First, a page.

FEATURES Solace in Sound By Will Robin · September 11, 2015
“When I’m really, completely sad—I guess it’s stupid—but whenever I’m sad and I want to feel better, I try to write a song.”

“This is so weird because I don’t know what happens after that,” said Safia Nolin, with a hint of anxiety in her voice. I had asked the French-Canadian singer-songwriter about her plans following the release of her debut album, Limoilou, out today on Bonsound. “I feel like it’s the end of the world right now,” she added. “I’m going to, like, die soon—I guess?” Nolin chuckled, bleakly.

It was not the reaction one might expect from an artist who has recently experienced a biopic-worthy rise to semi-stardom in the Quebecois music scene. As a teenager, Nolin dropped out of high school and decided she wanted to learn to play guitar. “I was kind of poor so my brother got me an old, fucking piece of shit that was the worst guitar ever,” she told me. Nolin started off playing covers and uploading them to YouTube, gradually began writing her own material, and then decided to enter a talent competition in Quebec. She won best song, and one of the judges worked for Bonsound, which led to a meeting that eventually birthed Limoilou. Perhaps more importantly for Nolin, the contest opened a new world. “I had no friends, I had no life,” she said with a laugh. “I went to this concert and I got a bunch of friends and a new guitar. I found what I wanted to do with my life.”

Nolin’s ambivalent response to her recording debut might be expected, though, if one has heard her music. The thirteen exquisite songs of Limoilou focus on death, isolation, and poverty—both fiscal and emotional. The French lyrics are laced with vivid and mythic metaphors for these austere sentiments, summoning strange realms. Limoilou opens with “Les excuses,” in which Nolin sings, unaccompanied, a winding and broken melody: “I mistakenly learned that people disguise themselves/They wait for death under church roofs.” Philippe Brault’s piano enters in the background, but the focus remains on the voice; following a moment of silence, an ominous, explosive wail: “When desire burns our gods/When death breaks his vows/When reason cleaves in two/Swallow your bones, apologize to fire/Swallow your water, apologize to fire.” The final lines are a homonymic play on words, between os (bones) and eaux (water). Closely miked in the studio, the production leaves air so that you can hear the crackle in Nolin’s vocals and, in later tracks, the stiff tactile sounds of fingers sliding across guitar strings.

I asked Nolin about her songwriting process, and she offered a frank response. “When I’m really, completely sad—I guess it’s stupid—but whenever I’m sad and I want to feel better, I try to write a song,” she said. “Sometimes it works, sometimes it doesn’t—it’s mostly when I feel sad. I’m feeling really shitty…I go into my bedroom and try to write something. Really, it sucks; but sometimes, it works.”

Safia Nolin

What has emerged from those private moments feels far from cursory on Limoilou. Each song is delicately woven, with words that wrap complex emotions in powerful poetry. On “La laideur,” (“Ugliness”) Nolin builds invisibility—“I took pleasure in disappearing,” she intones—into a haunting groove.

And the studio has carefully enhanced Nolin’s songs without distracting from them. “It was really simple,” she said of the recording process. “I was sitting on a couch, without headphones, and we were all playing live…I wanted that vibe of Listen, these are my songs. I didn’t want it to be overproduced, I wanted it to be super natural.”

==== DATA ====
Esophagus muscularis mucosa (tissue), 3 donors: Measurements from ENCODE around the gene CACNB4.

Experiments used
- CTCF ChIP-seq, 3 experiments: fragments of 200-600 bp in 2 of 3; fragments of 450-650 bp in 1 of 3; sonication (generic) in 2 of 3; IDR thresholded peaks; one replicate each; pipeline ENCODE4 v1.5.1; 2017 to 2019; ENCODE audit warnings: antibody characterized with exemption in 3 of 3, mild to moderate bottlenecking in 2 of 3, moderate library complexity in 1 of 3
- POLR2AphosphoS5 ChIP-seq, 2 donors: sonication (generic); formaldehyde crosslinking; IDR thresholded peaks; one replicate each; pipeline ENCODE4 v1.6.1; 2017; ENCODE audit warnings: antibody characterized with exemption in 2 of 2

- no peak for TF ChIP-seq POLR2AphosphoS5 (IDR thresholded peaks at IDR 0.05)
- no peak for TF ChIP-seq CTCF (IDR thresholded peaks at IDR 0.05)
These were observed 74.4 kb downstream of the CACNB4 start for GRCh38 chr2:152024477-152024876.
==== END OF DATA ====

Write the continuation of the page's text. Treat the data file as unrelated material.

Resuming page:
For Nolin, that naturalness comes with musical baggage—of both genre and nationality. Picking up a guitar and singing in a confessional style can quickly pigeonhole a young musician into the category of singer-songwriter; and even more so in Quebec, where the tradition of French chanson looms large. “You have to work really hard on your lyrics, but sometimes I wish I could just do music,” she said. “It’s more like the things that bands can do.” Nolin seeks a balance between the language of bands—what she meant by “music”—and that of French song. Much of Limoilou succeeds in finding a voice within that dynamic, as in the interlaced instrumentals of “Technicolor” or the angst-ridden rock of “Si seulement.”

A French lineage comes across in more lackadaisical songs like “Noël partout,” which, with the title “Christmas everywhere,” one might assume is festively cast. But instead, Nolin describes a desire to celebrate the holidays anywhere—on a boat, a plane, in Spain, on Saturn—but at home. “Valser à l’envers” (“Upside-Down Waltz”) best embodies and pushes through any opposition between chanson and band, building from hushed confessional to the anthemic roar of the chorus, with spindly guitar as Nolin holds together the contradictions of intimacy: “Take me by the arm/Don’t touch me.”

“I’m twenty-two but I’m pretty sure I’m thirteen,” Nolin told me. We had spoken for less than five minutes over a fuzzy phone connection, but she already seemed as ready to discuss her interior world as she is in her songs. “I don’t feel like an adult, but I guess the thing that makes the album a narrative is the sense of being lost, and confused, and sad. And poor. I know it sucks. Being poor.”

In the music video for “Igloo,” the song for which Nolin won that life-changing competition in 2012, we see the songwriter shopping at a thrift store. She trudges through the empty, snow-ravaged streets of her hometown—“I wander like an amnesiac phantom/Through the cursed streets of Limoilou,” she sings—and arrives home. She welds her purchase, a pair of speakers, to the top of a gigantic igloo constructed of discarded audio equipment. It’s a poignant image, and a fitting one for an artist for whom music was a path away from isolation, but whose songs gaze intensely upon it.

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